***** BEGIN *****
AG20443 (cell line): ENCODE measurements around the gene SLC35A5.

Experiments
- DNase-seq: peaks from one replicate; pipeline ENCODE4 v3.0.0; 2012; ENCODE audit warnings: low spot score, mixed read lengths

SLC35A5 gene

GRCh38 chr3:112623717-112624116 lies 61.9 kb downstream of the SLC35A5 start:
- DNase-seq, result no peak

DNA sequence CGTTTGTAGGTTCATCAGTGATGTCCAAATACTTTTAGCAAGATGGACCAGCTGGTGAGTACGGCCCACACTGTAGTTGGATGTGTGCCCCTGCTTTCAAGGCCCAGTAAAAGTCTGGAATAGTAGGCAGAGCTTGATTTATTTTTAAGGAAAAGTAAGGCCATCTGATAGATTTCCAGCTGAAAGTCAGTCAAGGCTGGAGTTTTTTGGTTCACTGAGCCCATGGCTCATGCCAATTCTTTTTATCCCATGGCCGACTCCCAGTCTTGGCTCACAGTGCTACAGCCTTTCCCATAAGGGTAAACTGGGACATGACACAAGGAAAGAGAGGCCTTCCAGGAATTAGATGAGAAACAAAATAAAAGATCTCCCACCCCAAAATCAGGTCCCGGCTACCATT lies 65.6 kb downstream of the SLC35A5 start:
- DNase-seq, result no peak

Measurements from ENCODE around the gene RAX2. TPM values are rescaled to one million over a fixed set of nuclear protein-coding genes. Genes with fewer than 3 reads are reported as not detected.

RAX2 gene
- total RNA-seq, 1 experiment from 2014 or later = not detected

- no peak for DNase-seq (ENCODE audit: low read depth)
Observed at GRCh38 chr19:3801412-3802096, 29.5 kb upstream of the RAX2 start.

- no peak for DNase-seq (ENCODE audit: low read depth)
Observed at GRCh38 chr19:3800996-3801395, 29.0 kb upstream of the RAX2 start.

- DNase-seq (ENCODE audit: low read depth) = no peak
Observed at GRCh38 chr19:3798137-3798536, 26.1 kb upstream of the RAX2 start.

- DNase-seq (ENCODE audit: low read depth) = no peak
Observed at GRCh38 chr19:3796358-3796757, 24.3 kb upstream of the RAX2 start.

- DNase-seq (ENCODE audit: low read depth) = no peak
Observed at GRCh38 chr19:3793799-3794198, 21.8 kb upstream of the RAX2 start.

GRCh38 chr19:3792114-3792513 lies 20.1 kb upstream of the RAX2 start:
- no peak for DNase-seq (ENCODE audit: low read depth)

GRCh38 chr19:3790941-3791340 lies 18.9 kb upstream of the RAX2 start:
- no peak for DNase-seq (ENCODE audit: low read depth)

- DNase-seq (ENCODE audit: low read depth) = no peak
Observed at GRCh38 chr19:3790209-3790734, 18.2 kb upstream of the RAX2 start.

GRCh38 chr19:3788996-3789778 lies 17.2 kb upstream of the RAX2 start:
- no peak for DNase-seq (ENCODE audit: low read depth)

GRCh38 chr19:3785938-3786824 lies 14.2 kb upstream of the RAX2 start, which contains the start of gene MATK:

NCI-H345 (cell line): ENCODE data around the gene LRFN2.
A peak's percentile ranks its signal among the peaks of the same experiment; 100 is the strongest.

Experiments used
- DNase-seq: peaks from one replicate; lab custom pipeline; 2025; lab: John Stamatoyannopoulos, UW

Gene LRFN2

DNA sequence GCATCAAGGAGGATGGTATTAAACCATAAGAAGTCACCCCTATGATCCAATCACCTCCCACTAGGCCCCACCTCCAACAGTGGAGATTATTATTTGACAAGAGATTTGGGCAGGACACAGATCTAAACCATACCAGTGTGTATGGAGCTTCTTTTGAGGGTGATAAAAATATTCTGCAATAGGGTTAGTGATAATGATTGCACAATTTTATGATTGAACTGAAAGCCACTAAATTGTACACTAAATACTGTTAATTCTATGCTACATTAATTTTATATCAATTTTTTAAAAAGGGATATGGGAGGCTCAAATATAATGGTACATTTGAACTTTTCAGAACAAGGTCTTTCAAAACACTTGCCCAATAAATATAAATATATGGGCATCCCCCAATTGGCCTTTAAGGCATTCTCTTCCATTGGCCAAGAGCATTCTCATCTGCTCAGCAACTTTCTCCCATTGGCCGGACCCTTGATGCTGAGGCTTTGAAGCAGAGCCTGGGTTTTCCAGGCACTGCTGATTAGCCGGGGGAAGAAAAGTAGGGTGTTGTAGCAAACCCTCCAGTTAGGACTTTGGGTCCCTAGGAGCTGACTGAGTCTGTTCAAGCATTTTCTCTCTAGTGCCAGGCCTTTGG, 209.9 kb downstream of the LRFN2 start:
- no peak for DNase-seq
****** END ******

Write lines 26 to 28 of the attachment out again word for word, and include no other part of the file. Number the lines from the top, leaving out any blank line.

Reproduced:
- DNase-seq (ENCODE audit: low read depth) = no peak
Observed at GRCh38 chr19:3790209-3790734, 18.2 kb upstream of the RAX2 start.

GRCh38 chr19:3788996-3789778 lies 17.2 kb upstream of the RAX2 start: